Rodney Dillard & The Dillard Band
Don’t Wait For The Hearse To Take You To Church
2.5 stars (out of 5)
A variety of musicians appear on the CD. Steve Bush and Beverly play banjo. Steve, Rodney and Tim Crouch play guitar with Crouch, primarily a studio musician who has played with some of the biggest names in country music, also playing fiddle and mandolin.
George Giddens (fiddle, mandolin) is a member of Dillard’s band. Also playing fiddle is Bruce Hoffman. Rodney adds resophonic guitar and Bush is also playing mandolin and bass. Rounding out the recording group are Marty Wilhite (bass [down towards the bottom of the web page]), a Branson musician who has played with some very big names in the music business, Pete Generous (percussion) and Jim Glasty (harmony vocals).
The CD is loaded on the heavy side with familar songs featuring traditional arrangements. “Somebody Touched Me,” “Softly and Tenderly” and “Leaning On The Everlasting Arms” all have Rodney singing lead. It’s not bad music but, unless you’re just a big Dillard’s fan, there’s not enough unique material here to lure my dollars away. The musicians provide a solid backing to the vocalists but it’s not especially inspired picking. Beverly takes the lead on “[Old] Gospel Ship” and I like her singing but, again, the musical breaks are not all that exciting.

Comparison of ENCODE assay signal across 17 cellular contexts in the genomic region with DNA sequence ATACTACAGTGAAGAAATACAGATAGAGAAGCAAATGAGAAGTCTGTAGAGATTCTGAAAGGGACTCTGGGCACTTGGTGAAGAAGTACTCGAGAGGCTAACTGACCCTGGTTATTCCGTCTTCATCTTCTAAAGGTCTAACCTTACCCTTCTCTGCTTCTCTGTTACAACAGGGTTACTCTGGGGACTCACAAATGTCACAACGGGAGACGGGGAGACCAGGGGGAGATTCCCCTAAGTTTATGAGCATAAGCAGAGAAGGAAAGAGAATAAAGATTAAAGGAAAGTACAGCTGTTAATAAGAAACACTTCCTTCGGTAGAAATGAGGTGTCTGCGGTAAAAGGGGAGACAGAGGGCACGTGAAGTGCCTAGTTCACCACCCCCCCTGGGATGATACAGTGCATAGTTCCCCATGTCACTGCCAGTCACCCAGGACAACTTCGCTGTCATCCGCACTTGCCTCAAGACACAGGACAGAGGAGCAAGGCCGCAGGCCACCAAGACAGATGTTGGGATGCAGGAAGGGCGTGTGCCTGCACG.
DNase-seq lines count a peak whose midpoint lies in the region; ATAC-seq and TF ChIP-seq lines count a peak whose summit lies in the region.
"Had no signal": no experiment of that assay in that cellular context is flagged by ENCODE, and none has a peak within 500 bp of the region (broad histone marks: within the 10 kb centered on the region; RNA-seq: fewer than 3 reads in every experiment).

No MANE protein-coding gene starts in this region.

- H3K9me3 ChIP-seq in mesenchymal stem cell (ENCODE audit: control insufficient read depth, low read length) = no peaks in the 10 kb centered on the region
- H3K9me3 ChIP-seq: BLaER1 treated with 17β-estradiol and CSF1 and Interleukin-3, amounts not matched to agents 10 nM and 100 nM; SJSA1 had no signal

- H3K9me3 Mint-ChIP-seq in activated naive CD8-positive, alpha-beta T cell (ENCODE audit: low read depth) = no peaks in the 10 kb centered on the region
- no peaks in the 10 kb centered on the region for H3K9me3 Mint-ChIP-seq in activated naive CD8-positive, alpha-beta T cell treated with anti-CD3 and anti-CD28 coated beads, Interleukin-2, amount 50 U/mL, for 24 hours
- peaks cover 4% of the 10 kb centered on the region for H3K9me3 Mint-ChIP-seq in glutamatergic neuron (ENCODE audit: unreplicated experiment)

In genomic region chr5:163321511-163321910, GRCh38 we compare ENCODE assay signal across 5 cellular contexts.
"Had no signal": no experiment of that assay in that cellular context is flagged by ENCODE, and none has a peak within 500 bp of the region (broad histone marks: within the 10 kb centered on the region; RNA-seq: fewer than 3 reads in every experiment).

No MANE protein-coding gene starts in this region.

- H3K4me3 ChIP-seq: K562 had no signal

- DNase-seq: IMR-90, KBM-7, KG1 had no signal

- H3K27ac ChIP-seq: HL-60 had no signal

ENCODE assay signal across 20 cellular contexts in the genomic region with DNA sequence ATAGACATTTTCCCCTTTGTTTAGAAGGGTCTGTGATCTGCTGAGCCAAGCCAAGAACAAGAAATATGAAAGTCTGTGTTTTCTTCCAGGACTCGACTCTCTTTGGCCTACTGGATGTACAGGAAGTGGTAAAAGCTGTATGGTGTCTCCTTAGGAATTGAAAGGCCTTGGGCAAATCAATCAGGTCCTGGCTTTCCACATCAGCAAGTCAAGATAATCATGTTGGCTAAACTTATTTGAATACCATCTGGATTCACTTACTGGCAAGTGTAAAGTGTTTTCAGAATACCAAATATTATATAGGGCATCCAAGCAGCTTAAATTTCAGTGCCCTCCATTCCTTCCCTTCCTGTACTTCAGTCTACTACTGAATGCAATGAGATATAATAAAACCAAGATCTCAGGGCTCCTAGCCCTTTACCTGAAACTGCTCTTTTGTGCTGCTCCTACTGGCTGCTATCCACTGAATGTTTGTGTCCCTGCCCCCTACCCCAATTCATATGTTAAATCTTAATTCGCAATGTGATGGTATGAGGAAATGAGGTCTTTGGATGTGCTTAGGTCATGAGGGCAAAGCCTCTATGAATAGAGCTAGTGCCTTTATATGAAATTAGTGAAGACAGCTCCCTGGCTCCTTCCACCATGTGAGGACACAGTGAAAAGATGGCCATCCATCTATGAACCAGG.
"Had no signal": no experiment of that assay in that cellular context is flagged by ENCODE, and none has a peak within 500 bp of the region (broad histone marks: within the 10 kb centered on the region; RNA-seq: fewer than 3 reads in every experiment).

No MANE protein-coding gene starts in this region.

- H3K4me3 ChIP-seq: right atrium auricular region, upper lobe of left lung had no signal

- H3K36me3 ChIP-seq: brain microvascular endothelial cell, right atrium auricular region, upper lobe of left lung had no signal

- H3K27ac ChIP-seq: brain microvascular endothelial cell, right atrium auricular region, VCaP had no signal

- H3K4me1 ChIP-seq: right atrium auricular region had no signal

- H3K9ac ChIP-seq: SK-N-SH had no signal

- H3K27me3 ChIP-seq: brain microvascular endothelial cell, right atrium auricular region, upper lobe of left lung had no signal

The most entertaining songs are “Hear Them Thunders Roarin” (which appears to be a traditional song but I can’t pinpoint its origin), “River of Jordan”, an old gospel number going back to the Florida Boys, and “Heaven,” a song that’s been around bluegrass for decades. The harmony vocals on “Heaven” aren’t nearly strong enough – they are an integral part of that song, but the instrumental work is very nice. Beverly sings lead on these songs.
The CD ends with four one minute stories about how life in Mayberry is a good example to follow today. I really liked the various series about Mayberry, but these little tidbits don’t much inspire me.